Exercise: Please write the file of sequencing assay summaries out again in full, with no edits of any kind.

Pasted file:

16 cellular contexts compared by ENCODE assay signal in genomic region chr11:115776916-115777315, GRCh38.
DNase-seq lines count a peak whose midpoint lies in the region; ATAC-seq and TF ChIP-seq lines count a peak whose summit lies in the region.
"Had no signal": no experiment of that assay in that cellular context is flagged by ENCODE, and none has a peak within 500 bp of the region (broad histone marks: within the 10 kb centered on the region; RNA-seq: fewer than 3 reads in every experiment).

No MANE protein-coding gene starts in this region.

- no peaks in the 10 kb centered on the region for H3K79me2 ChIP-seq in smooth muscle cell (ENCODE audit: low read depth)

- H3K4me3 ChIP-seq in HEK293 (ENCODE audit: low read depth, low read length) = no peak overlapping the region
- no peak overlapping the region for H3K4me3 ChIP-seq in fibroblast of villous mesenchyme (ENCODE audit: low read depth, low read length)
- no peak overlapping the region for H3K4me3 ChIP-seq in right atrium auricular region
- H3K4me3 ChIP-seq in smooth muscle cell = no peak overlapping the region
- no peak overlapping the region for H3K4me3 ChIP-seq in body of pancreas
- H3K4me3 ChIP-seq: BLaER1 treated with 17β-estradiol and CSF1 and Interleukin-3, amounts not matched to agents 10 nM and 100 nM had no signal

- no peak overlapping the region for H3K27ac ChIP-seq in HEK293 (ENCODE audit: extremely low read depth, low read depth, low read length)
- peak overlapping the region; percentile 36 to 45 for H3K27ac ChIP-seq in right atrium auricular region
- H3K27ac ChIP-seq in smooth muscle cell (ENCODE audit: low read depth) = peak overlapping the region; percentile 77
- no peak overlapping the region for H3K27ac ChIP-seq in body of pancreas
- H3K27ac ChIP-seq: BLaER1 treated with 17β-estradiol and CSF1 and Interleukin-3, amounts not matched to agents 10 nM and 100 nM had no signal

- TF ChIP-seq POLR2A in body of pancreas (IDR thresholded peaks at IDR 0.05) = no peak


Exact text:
16 cellular contexts compared by ENCODE assay signal in genomic region chr11:115776916-115777315, GRCh38.
DNase-seq lines count a peak whose midpoint lies in the region; ATAC-seq and TF ChIP-seq lines count a peak whose summit lies in the region.
"Had no signal": no experiment of that assay in that cellular context is flagged by ENCODE, and none has a peak within 500 bp of the region (broad histone marks: within the 10 kb centered on the region; RNA-seq: fewer than 3 reads in every experiment).

No MANE protein-coding gene starts in this region.

- no peaks in the 10 kb centered on the region for H3K79me2 ChIP-seq in smooth muscle cell (ENCODE audit: low read depth)

- H3K4me3 ChIP-seq in HEK293 (ENCODE audit: low read depth, low read length) = no peak overlapping the region
- no peak overlapping the region for H3K4me3 ChIP-seq in fibroblast of villous mesenchyme (ENCODE audit: low read depth, low read length)
- no peak overlapping the region for H3K4me3 ChIP-seq in right atrium auricular region
- H3K4me3 ChIP-seq in smooth muscle cell = no peak overlapping the region
- no peak overlapping the region for H3K4me3 ChIP-seq in body of pancreas
- H3K4me3 ChIP-seq: BLaER1 treated with 17β-estradiol and CSF1 and Interleukin-3, amounts not matched to agents 10 nM and 100 nM had no signal

- no peak overlapping the region for H3K27ac ChIP-seq in HEK293 (ENCODE audit: extremely low read depth, low read depth, low read length)
- peak overlapping the region; percentile 36 to 45 for H3K27ac ChIP-seq in right atrium auricular region
- H3K27ac ChIP-seq in smooth muscle cell (ENCODE audit: low read depth) = peak overlapping the region; percentile 77
- no peak overlapping the region for H3K27ac ChIP-seq in body of pancreas
- H3K27ac ChIP-seq: BLaER1 treated with 17β-estradiol and CSF1 and Interleukin-3, amounts not matched to agents 10 nM and 100 nM had no signal

- TF ChIP-seq POLR2A in body of pancreas (IDR thresholded peaks at IDR 0.05) = no peak